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The Diagnostic Yield of Conventional Radiographs and Computed Tomography in Dogs and Cats with Maxillofacial Trauma

Authors

  • YOAV BAR-AM DVM,

    1. Veterinary Medical Teaching Hospital, the Departments of Surgical & Radiological Sciences, and Population Health and Reproduction, School of Veterinary Medicine, University of California, Davis, CA
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  • RACHEL E. POLLARD DVM, PhD, Diplomate ACVR,

    1. Veterinary Medical Teaching Hospital, the Departments of Surgical & Radiological Sciences, and Population Health and Reproduction, School of Veterinary Medicine, University of California, Davis, CA
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  • PHILIP H. KASS DVM, PhD, Diplomate ACVPM,

    1. Veterinary Medical Teaching Hospital, the Departments of Surgical & Radiological Sciences, and Population Health and Reproduction, School of Veterinary Medicine, University of California, Davis, CA
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  • FRANK J.M. VERSTRAETE DrMedVet, MMedVet, Diplomate AVDC & ECVS

    1. Veterinary Medical Teaching Hospital, the Departments of Surgical & Radiological Sciences, and Population Health and Reproduction, School of Veterinary Medicine, University of California, Davis, CA
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  • Presented at the 16th Annual Scientific Meeting of the European College of Veterinary Surgeons June 28–30, 2007 Dublin, Ireland.

Address reprint requests to Dr. Frank J. M. Verstraete, DrMedVet, MMedVet, Diplomate AVDC & ECVS, Department of Surgical & Radiological Sciences, School of Veterinary Medicine, University of California–Davis, Davis, CA 95616. E-mail: fjverstraete@ucdavis.edu.

Abstract

Objective— To compare the diagnostic yield of conventional radiographs and computed tomography (CT) images of the skulls of dogs and cats with maxillofacial trauma (MFT).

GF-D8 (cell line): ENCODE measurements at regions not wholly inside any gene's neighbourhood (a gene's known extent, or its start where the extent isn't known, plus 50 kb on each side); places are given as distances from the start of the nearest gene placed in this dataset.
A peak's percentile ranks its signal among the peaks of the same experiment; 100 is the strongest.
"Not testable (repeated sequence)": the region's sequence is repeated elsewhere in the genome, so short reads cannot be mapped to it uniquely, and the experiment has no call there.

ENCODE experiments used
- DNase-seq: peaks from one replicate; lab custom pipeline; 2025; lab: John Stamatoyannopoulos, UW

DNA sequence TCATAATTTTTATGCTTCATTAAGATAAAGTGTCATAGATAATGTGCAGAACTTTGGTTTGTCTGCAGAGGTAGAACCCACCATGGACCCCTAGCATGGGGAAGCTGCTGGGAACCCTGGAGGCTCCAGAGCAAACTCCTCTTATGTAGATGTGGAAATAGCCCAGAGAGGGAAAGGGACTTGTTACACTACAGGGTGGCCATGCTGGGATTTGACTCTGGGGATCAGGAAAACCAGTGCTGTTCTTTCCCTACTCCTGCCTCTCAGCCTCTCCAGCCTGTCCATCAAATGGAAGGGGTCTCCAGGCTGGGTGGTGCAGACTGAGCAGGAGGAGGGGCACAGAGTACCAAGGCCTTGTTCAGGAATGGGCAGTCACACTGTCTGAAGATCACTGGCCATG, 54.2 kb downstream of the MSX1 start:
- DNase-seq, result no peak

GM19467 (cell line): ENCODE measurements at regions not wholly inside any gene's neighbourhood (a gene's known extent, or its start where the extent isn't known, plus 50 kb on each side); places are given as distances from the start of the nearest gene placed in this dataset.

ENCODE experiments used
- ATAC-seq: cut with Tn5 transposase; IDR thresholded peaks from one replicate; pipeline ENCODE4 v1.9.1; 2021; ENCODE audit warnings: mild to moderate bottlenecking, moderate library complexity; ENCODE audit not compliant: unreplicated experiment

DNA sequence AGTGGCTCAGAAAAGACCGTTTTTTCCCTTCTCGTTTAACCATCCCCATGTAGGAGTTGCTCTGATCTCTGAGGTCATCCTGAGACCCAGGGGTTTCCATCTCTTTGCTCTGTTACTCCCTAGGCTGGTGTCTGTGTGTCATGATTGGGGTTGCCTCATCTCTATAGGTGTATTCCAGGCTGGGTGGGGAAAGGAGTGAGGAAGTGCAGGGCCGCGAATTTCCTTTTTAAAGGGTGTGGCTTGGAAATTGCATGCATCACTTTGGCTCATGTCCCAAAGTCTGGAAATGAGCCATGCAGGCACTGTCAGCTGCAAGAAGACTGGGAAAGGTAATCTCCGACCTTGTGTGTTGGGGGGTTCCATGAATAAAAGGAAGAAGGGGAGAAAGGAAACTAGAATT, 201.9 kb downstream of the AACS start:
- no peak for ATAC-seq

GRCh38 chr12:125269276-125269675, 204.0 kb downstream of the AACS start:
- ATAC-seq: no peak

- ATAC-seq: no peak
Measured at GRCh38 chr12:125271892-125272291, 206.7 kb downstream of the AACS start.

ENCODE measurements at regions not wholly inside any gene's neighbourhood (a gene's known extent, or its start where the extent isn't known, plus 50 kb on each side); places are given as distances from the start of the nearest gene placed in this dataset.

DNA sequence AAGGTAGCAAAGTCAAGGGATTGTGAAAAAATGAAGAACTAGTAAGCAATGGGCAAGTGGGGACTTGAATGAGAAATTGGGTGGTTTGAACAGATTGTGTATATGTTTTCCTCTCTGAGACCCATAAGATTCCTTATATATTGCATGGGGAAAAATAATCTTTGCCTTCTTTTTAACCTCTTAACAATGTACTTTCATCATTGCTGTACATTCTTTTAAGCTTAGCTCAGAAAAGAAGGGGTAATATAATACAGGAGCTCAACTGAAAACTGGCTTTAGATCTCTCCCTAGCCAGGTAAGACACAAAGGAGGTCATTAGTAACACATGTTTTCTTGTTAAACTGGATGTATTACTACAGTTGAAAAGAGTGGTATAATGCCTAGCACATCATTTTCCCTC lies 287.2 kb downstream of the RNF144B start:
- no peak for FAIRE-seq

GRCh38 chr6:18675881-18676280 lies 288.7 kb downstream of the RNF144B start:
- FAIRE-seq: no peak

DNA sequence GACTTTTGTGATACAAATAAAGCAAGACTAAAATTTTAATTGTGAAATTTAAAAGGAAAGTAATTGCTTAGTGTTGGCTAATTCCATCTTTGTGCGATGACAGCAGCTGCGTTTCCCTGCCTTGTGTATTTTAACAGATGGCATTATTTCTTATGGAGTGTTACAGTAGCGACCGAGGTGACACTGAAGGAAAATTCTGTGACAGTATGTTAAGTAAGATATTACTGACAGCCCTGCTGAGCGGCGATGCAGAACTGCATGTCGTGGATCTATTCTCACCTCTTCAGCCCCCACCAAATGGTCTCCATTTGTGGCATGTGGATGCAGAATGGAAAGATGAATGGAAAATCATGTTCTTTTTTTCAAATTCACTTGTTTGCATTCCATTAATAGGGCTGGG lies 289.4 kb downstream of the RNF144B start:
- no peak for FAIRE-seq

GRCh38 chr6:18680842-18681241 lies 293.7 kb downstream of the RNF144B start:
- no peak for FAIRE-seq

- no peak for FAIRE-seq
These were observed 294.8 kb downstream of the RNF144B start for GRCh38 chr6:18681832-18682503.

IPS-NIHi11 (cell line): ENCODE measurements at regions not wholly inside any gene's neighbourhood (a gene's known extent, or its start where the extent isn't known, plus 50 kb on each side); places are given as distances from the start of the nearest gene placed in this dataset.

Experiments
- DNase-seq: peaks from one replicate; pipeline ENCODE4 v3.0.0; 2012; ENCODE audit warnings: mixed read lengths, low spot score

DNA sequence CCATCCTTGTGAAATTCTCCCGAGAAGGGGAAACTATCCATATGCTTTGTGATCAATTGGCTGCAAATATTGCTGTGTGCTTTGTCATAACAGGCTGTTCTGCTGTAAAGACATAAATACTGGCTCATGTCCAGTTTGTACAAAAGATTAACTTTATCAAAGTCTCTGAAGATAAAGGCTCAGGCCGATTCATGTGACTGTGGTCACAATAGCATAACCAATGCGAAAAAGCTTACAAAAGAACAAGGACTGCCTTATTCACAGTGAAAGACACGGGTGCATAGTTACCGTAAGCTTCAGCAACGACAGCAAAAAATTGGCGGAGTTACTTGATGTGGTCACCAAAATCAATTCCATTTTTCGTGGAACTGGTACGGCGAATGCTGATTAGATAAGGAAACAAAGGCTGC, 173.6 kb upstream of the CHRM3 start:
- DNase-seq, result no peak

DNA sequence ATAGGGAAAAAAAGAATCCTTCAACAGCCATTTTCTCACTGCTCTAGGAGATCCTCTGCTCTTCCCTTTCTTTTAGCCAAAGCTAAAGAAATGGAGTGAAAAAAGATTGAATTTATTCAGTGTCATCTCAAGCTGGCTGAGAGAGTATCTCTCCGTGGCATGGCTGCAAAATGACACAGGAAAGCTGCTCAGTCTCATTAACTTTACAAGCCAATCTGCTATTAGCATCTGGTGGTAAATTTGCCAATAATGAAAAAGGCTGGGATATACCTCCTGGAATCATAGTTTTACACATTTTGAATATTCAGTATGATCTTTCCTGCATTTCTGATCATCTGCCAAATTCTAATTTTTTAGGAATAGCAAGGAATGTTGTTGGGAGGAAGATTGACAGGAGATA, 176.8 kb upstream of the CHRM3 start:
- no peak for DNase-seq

Study Design— Prospective study.

Animals— Dogs (n=9) and 15 cats with MFT.

Methods— CT-scans and skull radiographs (4 standard projections) for each animal were evaluated using a semi-quantitative scoring system for the ability to identify 26 predefined, clinically relevant anatomic features (Part 1), and 27 predetermined potential traumatic injuries (Part 2). For Part 1, mean scores for each anatomic feature were recorded for every view and imaging modality. For Part 2, studies were evaluated for the frequency of cases where each predetermined traumatic injury was identified.

Results— Part 1: On radiographs it was easy to identify 17 of 26 anatomic features whereas 6 features were very difficult or impossible to identify on any view. All structures were considered easy or very easy to identify on CT. Scores for CT were lower than radiographs for evaluating dental occlusion and the integrity of the mandibular body. Part 2: CT scans demonstrated 1.6 times more maxillofacial injuries for dogs and 2.0 times more for cats than conventional radiographs. The average number of MFT injuries per animal by radiographs and CT-scan was 4.8 and 7.6 in dogs, and 3.8 and 7.7 in cats, respectively.

Conclusion— CT is superior to conventional skull radiography for identification of anatomic structures and traumatic injuries in dogs and cats. Skull radiography is useful for visualizing the mandibular body and dental occlusion.

Clinical Relevance— CT allows for accurate assessment, diagnosis and treatment planning of MFT in dogs and cats.

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